Written by Sally Madgwick, Inga Madgwick, Gundega
Zariņš and Ojārs Greste. Read by Sally Madgwick at Dagnija's
funeral on 6 March 2009.
Dagnija loved a good funeral and would love that you are
all here today to honour and pay your respects.
Mum was born on the 4th August, 1942, in Riga, the capital
of the Latvian Republic, which was created at the end of the
First World War, and occupied by the Soviet Union in the Second
World War. To avoid life under communism, Aleksandrs and Olita
left their homeland after Dagnija turned two. The young family
spent 5 years in Germany in various Displaced Persons’ camps
where her brother Kristaps was born, until migrating to Sydney,
Australia, in May, 1949. The early years in Australia were
spent in Bathurst and Greta Migrant Camps before moving to
the family home at 16 Ferntree Rd, Engadine.
Engadine was then a new suburb, surrounded by abundant native
bush trees, flowers and rocky walks along the pipeline to
the Woronora river. Our grandmother, Omi told me that Mum
would gather clay and pigments and mix her own paints from
the backyard bush: there exists one painting still from that
era, a landscape. Dagnija was first and foremost an artist,
her naturally driven talent influenced every facet of her
entire life. She was influential at a young age, and bucked
the system early when she won with her radical design of a
school uniform for the new Heathcote High School. The blouse
was to reflect the bush earth, a taupey cream, that she and
Omi dyed with tea and the skirt colours inspired by her backyards
native reds, browns and greens with a fashionable design for
a skirt that pleated at the front, never before seen in that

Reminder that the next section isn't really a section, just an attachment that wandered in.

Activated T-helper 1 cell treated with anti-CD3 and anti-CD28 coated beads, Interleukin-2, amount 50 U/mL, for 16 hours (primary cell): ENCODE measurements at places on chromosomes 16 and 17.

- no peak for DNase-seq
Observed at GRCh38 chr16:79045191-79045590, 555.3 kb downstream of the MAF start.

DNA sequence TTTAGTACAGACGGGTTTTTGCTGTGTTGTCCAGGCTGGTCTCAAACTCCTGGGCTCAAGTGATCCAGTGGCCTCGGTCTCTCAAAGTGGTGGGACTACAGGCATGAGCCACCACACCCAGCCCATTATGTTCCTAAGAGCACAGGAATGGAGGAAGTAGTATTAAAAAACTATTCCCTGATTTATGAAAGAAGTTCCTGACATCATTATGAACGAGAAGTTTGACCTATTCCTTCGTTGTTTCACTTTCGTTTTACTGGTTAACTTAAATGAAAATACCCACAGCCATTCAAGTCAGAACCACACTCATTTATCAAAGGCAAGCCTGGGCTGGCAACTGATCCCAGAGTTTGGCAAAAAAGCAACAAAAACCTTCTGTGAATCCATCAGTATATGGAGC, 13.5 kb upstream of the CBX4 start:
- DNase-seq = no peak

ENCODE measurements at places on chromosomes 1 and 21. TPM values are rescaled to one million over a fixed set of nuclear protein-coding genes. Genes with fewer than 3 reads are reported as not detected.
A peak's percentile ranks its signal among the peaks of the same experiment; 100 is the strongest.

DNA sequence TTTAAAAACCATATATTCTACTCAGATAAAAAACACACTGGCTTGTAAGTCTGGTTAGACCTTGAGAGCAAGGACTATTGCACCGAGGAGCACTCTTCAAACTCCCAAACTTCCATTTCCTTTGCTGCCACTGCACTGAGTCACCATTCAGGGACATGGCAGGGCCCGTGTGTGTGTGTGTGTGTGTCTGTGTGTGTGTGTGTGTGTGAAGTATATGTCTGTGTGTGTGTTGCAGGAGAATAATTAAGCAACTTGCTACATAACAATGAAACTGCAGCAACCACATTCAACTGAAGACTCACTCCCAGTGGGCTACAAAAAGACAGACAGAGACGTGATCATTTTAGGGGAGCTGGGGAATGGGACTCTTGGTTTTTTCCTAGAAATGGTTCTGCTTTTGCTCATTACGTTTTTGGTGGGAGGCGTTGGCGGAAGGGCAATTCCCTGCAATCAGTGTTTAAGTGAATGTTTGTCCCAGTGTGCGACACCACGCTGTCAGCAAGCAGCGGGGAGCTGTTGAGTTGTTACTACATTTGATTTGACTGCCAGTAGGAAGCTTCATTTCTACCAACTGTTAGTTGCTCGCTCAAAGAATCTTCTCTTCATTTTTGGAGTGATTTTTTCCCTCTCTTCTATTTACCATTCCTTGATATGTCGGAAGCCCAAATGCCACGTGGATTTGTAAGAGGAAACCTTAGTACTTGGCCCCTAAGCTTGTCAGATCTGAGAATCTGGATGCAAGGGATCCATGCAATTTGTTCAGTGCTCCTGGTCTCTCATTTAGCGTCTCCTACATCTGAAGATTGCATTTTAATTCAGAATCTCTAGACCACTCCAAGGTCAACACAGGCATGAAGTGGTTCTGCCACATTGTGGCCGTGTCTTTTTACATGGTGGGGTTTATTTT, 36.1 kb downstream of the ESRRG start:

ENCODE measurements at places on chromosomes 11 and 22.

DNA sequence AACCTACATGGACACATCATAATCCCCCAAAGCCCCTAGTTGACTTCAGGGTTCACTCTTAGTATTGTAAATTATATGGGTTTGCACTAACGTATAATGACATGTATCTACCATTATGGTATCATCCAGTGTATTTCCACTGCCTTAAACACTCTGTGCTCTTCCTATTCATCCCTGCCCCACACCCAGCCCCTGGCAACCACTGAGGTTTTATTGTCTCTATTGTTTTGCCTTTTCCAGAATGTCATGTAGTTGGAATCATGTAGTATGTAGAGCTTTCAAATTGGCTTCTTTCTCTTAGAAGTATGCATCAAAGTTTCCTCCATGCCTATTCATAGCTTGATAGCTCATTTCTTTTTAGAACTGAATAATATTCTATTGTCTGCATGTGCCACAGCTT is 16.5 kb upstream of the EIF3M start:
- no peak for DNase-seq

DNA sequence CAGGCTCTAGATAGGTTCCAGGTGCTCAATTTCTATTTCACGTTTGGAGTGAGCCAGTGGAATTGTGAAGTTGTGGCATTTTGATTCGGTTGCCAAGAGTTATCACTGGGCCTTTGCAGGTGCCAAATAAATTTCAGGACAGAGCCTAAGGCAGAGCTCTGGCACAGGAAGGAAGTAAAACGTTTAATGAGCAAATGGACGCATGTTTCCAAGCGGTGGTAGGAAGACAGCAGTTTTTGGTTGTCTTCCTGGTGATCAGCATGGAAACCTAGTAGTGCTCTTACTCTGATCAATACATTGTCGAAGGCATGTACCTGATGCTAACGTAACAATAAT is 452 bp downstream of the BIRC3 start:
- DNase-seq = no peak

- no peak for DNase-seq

context. This uniform would be proudly worn by her sister
Dagnija’s last years of high school included studying life
drawing with Professor Bissietta in the city. It was the beginning
of a pattern of travelling and reading on the train in the
mornings and late at night during her student days, where
she would eventually meet her first husband Rodney Madgwick.
Mum talked fondly of her years in between the obligatory drawing,
painting and essay-writing for Sydney University and East
Sydney Tech, a time of stimulating her intellectual thirst
for films, plays, Spanish music, jazz concerts and a myriad
of exhibition openings. A turning point in her artistic development
was meeting the artist Ian Fairweather during a hitch-hiking
trip to Queensland with her friend Irena Pauliukonis-Sibley.
His dirt-floor workplace in the bush on Bribie Island was
filled with tins of commercial plastic paint and paintings
on masonite sheets. It was not the bohemian studio expected
of an artist. It made her evaluate her four years of diverse
experiences, and lack of focus at art school.
Dagnija’s life as an art student changed over the next ten
years to that of teacher, wife, mother, and community activist.
After a period in Melbourne in the mid-60s she had married
Rodney Madgwick and moved to Port Moresby, Papua New Guinea
where her daughters Inga and Sally were born in 1968 and 1970,
respectively. After separating from Rodney in 1970 she purchased
12 Dock Rd, Birchgrove, as a single mother during which time
she completed her Diploma of Art Education at Sydney Teachers
college and taught at various schools. Dock Rd, is remembered
fondly by Inga as a "girls house", helped with support
and rent from Mary Page, who would become one of her life
long best friends and Lija, who became Sallys godmother, her
sister Gundega and many days and nights of fun, dressing ups,
excitement, glamour and a fabulous independence of feminine
spirit. Later, working with a challenging group of artists
at the John Ogburn Studio and intellectualising about painting,
gave her a vocabulary about art and seeing.
Mum saw life as one big possibilitiy, believing that reaching
for the stars was important, and like Opi, her father, that
perserverence and belief in something meant not giving up
after the first attempt and that sacrificing for things that
are important was a key to achieving most anything that a
heart or mind was set on.
In working towards a goal mum could enlist and motivate teams
to achieve her aims. With her young daughters and Ojārs Greste
who had by 1973 moved into Dock Rd, they worked, scrimped
and saved in order to travel for a six-month overseas trip
during the late 1970s. This included a road journey West to
East across the USA in a Ford LTD, then on to Paris, London